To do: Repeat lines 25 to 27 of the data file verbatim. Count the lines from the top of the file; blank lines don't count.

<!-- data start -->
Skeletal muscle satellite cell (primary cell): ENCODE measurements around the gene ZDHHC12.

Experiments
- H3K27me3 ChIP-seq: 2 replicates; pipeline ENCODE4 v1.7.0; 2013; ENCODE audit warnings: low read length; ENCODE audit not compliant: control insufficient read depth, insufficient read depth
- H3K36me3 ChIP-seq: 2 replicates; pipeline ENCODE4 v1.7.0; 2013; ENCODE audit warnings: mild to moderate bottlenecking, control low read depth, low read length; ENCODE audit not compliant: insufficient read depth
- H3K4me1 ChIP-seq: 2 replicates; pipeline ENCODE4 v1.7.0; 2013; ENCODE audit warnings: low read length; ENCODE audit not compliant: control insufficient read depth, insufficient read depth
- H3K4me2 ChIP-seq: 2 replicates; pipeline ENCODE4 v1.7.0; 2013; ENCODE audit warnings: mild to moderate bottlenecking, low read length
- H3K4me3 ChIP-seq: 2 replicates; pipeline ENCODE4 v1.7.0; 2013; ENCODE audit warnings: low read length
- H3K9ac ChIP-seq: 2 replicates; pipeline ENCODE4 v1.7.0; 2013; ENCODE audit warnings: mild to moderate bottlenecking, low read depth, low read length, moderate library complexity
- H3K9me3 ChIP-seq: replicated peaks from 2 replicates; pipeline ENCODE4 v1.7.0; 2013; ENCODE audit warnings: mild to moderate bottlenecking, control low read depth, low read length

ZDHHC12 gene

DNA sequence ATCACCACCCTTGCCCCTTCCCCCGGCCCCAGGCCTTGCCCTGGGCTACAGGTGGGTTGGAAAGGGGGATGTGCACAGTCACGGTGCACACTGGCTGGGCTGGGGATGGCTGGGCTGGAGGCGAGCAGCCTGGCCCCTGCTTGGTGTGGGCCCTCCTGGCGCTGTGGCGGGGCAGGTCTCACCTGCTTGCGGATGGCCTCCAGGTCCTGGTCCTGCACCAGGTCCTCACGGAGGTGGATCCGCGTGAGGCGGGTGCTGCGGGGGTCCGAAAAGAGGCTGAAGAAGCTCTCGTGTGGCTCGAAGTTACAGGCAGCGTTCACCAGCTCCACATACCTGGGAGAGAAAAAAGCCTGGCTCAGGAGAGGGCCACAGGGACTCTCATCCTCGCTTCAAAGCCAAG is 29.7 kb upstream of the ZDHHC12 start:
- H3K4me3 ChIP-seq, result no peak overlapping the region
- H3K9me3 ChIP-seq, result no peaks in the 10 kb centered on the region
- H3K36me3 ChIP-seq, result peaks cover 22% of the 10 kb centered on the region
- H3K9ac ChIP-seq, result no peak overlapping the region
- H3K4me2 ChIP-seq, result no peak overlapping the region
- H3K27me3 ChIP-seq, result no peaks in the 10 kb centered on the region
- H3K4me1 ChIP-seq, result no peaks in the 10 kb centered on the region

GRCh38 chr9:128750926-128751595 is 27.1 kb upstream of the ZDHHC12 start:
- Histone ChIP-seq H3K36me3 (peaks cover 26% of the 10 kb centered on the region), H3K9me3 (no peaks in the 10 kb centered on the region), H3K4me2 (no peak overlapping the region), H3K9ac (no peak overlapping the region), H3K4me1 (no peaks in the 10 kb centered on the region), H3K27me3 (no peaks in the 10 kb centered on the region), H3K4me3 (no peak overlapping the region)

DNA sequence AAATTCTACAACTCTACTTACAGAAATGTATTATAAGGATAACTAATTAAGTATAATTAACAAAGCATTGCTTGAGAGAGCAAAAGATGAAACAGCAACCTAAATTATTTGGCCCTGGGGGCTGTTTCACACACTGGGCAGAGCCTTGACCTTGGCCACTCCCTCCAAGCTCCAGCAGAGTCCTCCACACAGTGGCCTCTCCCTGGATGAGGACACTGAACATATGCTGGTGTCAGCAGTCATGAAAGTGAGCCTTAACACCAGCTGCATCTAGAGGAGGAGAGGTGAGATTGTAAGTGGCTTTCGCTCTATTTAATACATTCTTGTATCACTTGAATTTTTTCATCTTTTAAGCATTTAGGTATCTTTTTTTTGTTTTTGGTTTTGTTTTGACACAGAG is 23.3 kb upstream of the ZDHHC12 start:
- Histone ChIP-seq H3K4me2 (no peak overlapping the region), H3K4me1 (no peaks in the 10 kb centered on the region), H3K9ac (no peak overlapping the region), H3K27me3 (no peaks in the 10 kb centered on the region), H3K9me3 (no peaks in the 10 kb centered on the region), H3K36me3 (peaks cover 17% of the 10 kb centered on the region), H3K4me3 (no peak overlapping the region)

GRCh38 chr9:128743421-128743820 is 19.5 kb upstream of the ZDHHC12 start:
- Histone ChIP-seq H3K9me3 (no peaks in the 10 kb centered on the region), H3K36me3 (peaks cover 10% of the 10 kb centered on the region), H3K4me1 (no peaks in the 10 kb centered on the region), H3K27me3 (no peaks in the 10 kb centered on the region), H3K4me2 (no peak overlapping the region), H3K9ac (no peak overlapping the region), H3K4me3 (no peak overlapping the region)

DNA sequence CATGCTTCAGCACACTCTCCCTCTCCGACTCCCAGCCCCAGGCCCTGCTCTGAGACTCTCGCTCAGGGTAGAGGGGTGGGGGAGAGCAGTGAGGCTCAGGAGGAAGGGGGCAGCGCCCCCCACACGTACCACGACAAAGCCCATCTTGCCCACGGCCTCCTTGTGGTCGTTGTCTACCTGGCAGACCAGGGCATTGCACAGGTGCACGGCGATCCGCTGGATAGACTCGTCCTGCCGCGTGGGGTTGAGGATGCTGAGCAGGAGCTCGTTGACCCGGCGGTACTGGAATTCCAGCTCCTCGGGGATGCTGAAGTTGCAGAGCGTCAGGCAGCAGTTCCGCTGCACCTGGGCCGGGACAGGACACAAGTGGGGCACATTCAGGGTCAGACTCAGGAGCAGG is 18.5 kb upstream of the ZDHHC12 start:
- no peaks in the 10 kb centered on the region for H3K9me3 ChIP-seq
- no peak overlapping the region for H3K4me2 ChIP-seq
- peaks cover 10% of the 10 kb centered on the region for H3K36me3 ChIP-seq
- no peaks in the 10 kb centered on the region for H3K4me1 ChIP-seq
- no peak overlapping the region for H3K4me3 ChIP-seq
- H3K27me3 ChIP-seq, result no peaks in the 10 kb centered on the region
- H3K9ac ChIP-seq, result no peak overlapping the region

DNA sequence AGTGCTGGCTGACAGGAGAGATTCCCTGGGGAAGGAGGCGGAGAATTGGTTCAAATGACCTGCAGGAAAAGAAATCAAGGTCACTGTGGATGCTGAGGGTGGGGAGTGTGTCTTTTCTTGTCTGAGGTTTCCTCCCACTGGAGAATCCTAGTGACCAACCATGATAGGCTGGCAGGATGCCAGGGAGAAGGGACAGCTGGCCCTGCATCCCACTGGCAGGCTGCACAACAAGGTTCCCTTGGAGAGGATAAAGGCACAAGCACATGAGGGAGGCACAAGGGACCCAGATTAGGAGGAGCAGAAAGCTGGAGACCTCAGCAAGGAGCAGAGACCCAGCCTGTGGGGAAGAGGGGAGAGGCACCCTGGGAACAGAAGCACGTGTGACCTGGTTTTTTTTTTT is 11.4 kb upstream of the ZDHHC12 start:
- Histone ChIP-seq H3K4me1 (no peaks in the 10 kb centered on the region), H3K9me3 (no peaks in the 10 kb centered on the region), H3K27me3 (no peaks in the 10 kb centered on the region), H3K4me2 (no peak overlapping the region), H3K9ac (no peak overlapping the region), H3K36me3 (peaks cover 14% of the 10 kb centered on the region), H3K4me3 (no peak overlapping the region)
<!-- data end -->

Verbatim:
DNA sequence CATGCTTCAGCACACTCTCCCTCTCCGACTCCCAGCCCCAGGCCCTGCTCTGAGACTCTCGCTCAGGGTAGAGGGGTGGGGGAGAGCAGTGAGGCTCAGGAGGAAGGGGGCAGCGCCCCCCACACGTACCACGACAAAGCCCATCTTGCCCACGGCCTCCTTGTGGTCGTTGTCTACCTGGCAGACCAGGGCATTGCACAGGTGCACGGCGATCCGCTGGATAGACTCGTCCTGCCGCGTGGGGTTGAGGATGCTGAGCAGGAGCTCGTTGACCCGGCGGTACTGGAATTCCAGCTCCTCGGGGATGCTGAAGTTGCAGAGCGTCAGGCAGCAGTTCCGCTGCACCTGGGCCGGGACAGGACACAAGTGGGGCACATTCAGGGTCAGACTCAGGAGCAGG is 18.5 kb upstream of the ZDHHC12 start:
- no peaks in the 10 kb centered on the region for H3K9me3 ChIP-seq
- no peak overlapping the region for H3K4me2 ChIP-seq